The Telegraph
Wednesday , November 21 , 2012
Since 1st March, 1999
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Three common words: qualify, qualification, quality. Three more: clarify, clarification, clarity. The verb, the action or effect, the result ó simple enough sequences and word-forms, arenít they? Standard ones, you might think. Youíd be wrong.

There are umpteen English verbs ó Iíve totted up over 40, and no doubt there are more óthat end in -ify, plus a few oddities ending in -efy, such as liquefy, stupefy, putrefy and rarefy. They all derive ultimately, mostly through French, from the Latin word facere, to make or do, which survives in the French faire and Italian fare, but, curiously, not in English (though its past participle, factum, does so, as our word fact).

The Romans would stick almost any word they chose in front of the ending -facere to make a compound verb with some special meaning. Mediaeval Latin later converted -facere into -ficare, and then created nouns ending in -ification. Hence our own nouns such as qualification.

Just as Latin made free with -facere and -ficare, so has English with -ify. Not all of our -ify verbs have any Latin equivalent. Some donít even pretend to, such as frenchify, which is over 400 years old, or transmogrify ó a jocular way, now outdated, of saying change the shape of someone or some thing ó which is almost as old. The recent movement of Britainís middle classes into working-class city areas led to gentrify. We use -ize, originally from ancient Greek, in much the same way; as in sermonize or bowdlerize (from a certain Dr Bowdler, who tried to clean up Shakespeare in the 1820s), or in todayís tenderize, Indianize or dollarize.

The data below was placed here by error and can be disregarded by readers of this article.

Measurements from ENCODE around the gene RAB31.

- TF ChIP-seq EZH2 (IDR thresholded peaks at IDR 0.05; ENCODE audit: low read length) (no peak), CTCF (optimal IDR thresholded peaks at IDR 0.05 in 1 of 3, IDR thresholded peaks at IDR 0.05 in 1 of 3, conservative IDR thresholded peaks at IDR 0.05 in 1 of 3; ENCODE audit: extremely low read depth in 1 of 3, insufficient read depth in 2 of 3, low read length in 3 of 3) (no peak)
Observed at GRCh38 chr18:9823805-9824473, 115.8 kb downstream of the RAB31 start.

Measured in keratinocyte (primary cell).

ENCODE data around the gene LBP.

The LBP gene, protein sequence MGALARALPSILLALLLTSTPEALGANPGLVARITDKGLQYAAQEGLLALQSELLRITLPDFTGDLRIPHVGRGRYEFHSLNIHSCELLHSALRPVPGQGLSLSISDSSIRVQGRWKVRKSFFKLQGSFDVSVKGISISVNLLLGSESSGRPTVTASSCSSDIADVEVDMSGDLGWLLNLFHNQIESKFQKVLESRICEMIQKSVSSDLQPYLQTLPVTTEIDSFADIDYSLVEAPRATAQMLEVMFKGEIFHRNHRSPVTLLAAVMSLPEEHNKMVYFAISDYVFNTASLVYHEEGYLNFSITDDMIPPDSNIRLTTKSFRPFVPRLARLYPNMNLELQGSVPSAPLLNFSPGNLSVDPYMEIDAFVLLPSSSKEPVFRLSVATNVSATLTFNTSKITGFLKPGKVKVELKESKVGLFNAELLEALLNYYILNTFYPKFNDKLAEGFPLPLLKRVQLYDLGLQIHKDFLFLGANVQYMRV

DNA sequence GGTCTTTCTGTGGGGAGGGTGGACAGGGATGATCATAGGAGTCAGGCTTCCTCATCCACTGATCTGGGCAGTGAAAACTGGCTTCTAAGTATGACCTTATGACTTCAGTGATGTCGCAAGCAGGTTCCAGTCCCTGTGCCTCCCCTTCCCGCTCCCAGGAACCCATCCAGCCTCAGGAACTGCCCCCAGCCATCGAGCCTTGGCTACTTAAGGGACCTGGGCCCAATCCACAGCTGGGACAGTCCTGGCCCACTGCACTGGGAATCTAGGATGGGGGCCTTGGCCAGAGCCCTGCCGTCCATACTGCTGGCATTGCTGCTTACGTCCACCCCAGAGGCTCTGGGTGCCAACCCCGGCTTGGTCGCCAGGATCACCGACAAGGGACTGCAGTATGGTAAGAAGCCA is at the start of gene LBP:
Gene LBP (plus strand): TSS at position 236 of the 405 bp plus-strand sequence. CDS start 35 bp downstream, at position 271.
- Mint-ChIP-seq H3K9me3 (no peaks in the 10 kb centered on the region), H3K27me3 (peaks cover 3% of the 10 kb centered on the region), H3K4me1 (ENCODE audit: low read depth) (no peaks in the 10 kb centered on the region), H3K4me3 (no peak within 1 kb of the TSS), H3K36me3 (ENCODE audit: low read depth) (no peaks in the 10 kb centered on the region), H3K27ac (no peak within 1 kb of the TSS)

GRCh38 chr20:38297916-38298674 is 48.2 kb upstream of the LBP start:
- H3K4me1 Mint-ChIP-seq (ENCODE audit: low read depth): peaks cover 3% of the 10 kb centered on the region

Latin roots

The -ify verbs include a few oddities: we have humidify and solidify, but, for no obvious reason, not horridify or liquidify. Nor does every -ify verb give rise to -ification. Horrify, yes, albeit rarely, but terrify, no. Other oddities include crucifixion and petrifaction. And those four -efy verbs that Iíve cited above donít even lead, as they reasonably might, to -efication, but to -efaction.

Still, rare oddities these are: by and large, the pairing of -ify and -ification, and those two word-forms, is indeed pretty standard. The -ity nouns such as quality or clarity, in contrast, are nothing of the sort.

These words too began in Latin. The Romans would take an adjective ó say, dignus (worthy), and turn it into a noun, dignitas. Hence our dignity. But while nearly all -ify verbs have their -ification noun, only about a quarter of my 40-odd such verbs produce an -ity noun. You can classify, modify or amplify, each of those verbs having its -ification noun. But where are classity, modity or amplity? They donít exist.

Specify gives us specificity, not specity; simplify produces simplicity, not simplity. Magnify and rectify produce magnitude and rectitude. Horrify and the result is horror, mystify and itís mystery. Beautify and you end with beauty, uglify and you get ugliness. Itís chaos.

No rule

And to add to the confusion there are plenty of nouns such as asperity, celerity, paucity and many more, that are linked to no verb at all. These nouns began life in Rome with -itas, just as dignity did. But, there or in England, they never got round to an -ify verb. Todayís Greek government can force austerity on its citizens, or at least try to. But no way can it austerify them.

Me, Iím pleased by this chaos: no study of English offers testification to its uniformity. But Iíd better brevify this column or some sub-editor will see the justity of doing so for me.